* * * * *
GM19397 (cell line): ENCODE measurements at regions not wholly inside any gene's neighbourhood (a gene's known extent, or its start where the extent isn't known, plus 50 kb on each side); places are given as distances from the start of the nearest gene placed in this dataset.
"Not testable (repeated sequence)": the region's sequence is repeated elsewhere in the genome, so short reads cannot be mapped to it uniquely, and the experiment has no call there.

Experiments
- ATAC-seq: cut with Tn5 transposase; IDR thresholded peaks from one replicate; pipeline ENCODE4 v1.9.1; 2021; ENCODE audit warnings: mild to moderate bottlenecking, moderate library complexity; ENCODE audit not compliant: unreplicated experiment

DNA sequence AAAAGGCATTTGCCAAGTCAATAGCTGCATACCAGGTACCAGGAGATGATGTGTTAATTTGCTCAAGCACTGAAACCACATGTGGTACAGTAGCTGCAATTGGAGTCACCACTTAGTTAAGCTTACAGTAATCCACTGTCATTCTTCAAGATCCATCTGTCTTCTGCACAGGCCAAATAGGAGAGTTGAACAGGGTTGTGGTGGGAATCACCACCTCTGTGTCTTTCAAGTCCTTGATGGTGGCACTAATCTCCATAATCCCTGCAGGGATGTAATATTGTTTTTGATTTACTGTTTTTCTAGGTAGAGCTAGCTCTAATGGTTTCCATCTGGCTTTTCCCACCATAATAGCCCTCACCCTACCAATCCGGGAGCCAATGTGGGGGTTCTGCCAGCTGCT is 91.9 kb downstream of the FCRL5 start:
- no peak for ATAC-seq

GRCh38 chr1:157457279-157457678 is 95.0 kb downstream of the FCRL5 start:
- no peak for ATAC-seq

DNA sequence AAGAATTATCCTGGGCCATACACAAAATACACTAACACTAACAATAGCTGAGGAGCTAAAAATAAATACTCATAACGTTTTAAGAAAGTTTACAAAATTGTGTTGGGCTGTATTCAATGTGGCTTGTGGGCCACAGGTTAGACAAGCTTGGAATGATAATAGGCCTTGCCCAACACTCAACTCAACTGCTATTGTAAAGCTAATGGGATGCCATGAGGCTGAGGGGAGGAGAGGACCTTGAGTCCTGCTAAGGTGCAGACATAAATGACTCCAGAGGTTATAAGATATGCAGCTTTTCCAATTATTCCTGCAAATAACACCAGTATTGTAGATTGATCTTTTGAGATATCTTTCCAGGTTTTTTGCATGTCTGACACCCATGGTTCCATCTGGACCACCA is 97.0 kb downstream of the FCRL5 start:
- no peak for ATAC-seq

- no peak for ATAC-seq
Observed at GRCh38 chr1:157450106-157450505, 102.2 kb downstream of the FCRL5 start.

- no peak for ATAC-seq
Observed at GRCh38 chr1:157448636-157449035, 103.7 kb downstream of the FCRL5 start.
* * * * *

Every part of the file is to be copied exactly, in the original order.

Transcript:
GM19397 (cell line): ENCODE measurements at regions not wholly inside any gene's neighbourhood (a gene's known extent, or its start where the extent isn't known, plus 50 kb on each side); places are given as distances from the start of the nearest gene placed in this dataset.
"Not testable (repeated sequence)": the region's sequence is repeated elsewhere in the genome, so short reads cannot be mapped to it uniquely, and the experiment has no call there.

Experiments
- ATAC-seq: cut with Tn5 transposase; IDR thresholded peaks from one replicate; pipeline ENCODE4 v1.9.1; 2021; ENCODE audit warnings: mild to moderate bottlenecking, moderate library complexity; ENCODE audit not compliant: unreplicated experiment

DNA sequence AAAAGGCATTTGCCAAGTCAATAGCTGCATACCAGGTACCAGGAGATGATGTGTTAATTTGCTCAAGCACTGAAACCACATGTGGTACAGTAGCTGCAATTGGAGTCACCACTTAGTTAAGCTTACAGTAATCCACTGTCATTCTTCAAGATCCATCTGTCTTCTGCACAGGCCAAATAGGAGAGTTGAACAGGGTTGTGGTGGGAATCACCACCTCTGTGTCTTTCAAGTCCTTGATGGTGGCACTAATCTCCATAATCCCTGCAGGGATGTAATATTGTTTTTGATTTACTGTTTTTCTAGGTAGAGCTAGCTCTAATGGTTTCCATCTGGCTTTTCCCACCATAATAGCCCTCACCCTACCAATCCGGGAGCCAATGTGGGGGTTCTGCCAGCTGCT is 91.9 kb downstream of the FCRL5 start:
- no peak for ATAC-seq

GRCh38 chr1:157457279-157457678 is 95.0 kb downstream of the FCRL5 start:
- no peak for ATAC-seq

DNA sequence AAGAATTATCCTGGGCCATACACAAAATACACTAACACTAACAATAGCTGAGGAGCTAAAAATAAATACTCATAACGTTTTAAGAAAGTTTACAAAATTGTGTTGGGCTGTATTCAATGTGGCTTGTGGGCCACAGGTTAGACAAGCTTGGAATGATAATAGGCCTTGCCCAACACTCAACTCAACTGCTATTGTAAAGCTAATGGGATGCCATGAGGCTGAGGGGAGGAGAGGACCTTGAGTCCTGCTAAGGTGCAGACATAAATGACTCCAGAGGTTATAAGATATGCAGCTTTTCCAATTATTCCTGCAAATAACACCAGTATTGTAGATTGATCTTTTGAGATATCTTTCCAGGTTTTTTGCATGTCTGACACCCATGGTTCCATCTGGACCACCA is 97.0 kb downstream of the FCRL5 start:
- no peak for ATAC-seq

- no peak for ATAC-seq
Observed at GRCh38 chr1:157450106-157450505, 102.2 kb downstream of the FCRL5 start.

- no peak for ATAC-seq
Observed at GRCh38 chr1:157448636-157449035, 103.7 kb downstream of the FCRL5 start.